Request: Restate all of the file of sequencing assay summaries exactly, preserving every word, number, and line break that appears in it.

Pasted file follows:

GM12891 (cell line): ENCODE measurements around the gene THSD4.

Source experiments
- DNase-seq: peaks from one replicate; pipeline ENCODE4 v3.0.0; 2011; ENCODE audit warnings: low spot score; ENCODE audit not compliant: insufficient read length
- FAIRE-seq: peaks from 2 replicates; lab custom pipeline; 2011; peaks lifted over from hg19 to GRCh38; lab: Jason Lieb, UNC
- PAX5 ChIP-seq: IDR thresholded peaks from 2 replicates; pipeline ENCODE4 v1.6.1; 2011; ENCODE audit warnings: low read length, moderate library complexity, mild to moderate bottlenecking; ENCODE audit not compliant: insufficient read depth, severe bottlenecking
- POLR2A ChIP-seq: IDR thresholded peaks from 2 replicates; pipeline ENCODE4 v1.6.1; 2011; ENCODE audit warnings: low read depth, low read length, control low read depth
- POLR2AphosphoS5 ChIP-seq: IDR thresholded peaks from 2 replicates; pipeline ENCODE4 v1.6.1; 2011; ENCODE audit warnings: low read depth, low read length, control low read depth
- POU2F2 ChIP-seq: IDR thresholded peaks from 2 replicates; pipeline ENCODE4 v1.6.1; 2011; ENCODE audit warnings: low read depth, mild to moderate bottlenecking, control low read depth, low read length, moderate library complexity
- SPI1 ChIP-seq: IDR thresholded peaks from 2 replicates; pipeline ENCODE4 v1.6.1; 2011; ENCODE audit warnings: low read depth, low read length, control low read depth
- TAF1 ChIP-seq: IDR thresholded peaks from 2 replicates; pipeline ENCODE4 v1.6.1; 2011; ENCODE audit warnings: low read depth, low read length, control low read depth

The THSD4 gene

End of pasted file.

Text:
GM12891 (cell line): ENCODE measurements around the gene THSD4.

Source experiments
- DNase-seq: peaks from one replicate; pipeline ENCODE4 v3.0.0; 2011; ENCODE audit warnings: low spot score; ENCODE audit not compliant: insufficient read length
- FAIRE-seq: peaks from 2 replicates; lab custom pipeline; 2011; peaks lifted over from hg19 to GRCh38; lab: Jason Lieb, UNC
- PAX5 ChIP-seq: IDR thresholded peaks from 2 replicates; pipeline ENCODE4 v1.6.1; 2011; ENCODE audit warnings: low read length, moderate library complexity, mild to moderate bottlenecking; ENCODE audit not compliant: insufficient read depth, severe bottlenecking
- POLR2A ChIP-seq: IDR thresholded peaks from 2 replicates; pipeline ENCODE4 v1.6.1; 2011; ENCODE audit warnings: low read depth, low read length, control low read depth
- POLR2AphosphoS5 ChIP-seq: IDR thresholded peaks from 2 replicates; pipeline ENCODE4 v1.6.1; 2011; ENCODE audit warnings: low read depth, low read length, control low read depth
- POU2F2 ChIP-seq: IDR thresholded peaks from 2 replicates; pipeline ENCODE4 v1.6.1; 2011; ENCODE audit warnings: low read depth, mild to moderate bottlenecking, control low read depth, low read length, moderate library complexity
- SPI1 ChIP-seq: IDR thresholded peaks from 2 replicates; pipeline ENCODE4 v1.6.1; 2011; ENCODE audit warnings: low read depth, low read length, control low read depth
- TAF1 ChIP-seq: IDR thresholded peaks from 2 replicates; pipeline ENCODE4 v1.6.1; 2011; ENCODE audit warnings: low read depth, low read length, control low read depth

The THSD4 gene